Android P aims to elevate the OS' existing button-based navigation system to something a little more complex, something not quite as obvious as its existing three-button navigation experience.
Up until now, these three on-screen buttons - the back, home, and multitasking buttons, commonly laid out in that order - have been a staple of Android since the ill-fated Android 3.0 Honeycomb.
Android has also retained its familiar multitasking interface, with the recent-apps windows resembling a stack of cards since Android 5.0 Lollipop, accessible by hitting the little square icon in the navbar. In addition, Android 6.0 added the ability to hold-down on the square icon to toggle the use of two apps at the same time on a single screen, and what's more, since Android 7.1 Nougat, Google introduced a feature where double-tapping the square icon essentially acts as an alt-tab of sorts.
All of this is set to change, as the latest Android P beta - or the second developer preview (DP2), if you will - is set to introduce a partially gesture-based navigation system, getting rid of the cherished little square icon altogether.
Enter the all-new navigation bar, occupied (for the most part) by nothing but a little pill at the center.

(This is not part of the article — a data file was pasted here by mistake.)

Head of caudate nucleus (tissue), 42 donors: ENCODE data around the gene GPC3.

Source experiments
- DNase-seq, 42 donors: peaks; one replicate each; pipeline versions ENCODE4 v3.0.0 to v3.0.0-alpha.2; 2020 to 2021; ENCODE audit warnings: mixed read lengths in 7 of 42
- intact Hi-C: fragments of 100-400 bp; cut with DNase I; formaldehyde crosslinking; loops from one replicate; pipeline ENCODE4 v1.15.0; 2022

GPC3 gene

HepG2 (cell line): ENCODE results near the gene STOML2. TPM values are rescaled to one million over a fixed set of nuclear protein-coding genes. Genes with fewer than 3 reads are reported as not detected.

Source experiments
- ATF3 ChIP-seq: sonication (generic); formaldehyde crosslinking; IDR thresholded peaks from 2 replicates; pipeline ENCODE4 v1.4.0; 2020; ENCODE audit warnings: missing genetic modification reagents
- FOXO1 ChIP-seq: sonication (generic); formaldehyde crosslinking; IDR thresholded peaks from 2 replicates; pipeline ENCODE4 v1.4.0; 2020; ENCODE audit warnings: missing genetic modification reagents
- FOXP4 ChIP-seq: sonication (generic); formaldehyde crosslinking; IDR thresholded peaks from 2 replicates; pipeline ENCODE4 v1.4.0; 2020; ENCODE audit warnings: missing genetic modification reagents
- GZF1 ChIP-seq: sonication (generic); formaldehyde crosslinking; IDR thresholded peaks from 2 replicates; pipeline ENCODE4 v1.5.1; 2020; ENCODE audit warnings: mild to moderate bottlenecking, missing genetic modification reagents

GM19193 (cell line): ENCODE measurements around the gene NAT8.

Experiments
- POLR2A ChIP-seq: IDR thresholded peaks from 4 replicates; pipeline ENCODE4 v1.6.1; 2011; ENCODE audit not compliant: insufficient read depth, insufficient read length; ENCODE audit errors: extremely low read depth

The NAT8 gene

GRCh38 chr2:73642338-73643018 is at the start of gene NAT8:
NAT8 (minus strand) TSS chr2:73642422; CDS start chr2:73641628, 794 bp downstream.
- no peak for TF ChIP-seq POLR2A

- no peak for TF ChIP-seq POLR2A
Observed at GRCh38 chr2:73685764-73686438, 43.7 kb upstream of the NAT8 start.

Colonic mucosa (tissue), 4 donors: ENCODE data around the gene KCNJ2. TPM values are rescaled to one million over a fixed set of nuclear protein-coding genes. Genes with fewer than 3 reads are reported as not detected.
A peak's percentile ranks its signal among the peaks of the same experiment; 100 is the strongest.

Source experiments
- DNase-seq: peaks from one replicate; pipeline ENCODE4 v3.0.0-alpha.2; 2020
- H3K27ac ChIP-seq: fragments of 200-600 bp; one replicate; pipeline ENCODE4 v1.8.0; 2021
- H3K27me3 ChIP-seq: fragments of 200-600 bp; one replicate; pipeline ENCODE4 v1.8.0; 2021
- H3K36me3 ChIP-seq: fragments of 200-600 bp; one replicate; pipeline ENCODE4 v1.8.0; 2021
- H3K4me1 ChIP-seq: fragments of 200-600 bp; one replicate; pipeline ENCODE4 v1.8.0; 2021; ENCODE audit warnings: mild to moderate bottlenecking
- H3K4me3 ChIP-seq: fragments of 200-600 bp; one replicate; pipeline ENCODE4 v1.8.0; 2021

The pill still acts as the old circular home-button when tapped - hitting it will take you straight to the home screen, and holding down on it will toggle Google Assistant, just like before.
The difference is with the swipes and gestures you perform with it. Swiping up from it will take you to the recents menu, showing you all your opened applications. Swiping to the right on it quickly will be your alt-tab-esque shortcut, whereas dragging it all the way to the right edge of the screen will allow you to slowly make your way across your list of opened apps - which are no longer in a stack, but are laid out side-by-side - until you release it, taking you to the app you want to be in.
With the square button now gone, if you want to use two apps at once, that is achieved by holding down on the icon on top of an app's card in the recents pane and dragging it to the top or bottom half of the screen to have it occupy that space.
The back button, on the other hand, isn't really gone - it shows up when you're anywhere but on the home screen, and works the same way it did before, with not much being changed on that front.
But what's pretty amazing is that Google says its Smart-Selection feature will also work in the recents pane. What this means is that you can select the text in an app straight from the recents pane without having to enter the app's environment from there.
As always, since this isn't even close to the final beta of Android P, several changes could be made by the time this hits the stable channel, out of which many of these are warranted. This revamped system may seem clunky in places and incomplete when it comes to using the pill to swipe across your various open apps, and could be a step back for when a user would want to multitask between two apps on a single screen, given the absence of the square button.
The changes may seem to be a major departure from the traditional Android interface but, as we've seen with the iPhone X, it may not be an insurmountable change for users.
So for those of you who get a chance to use the Android P beta, do leave feedback with Google on whether the new system clicks for you, and the various ways in which it could be improved for your use case.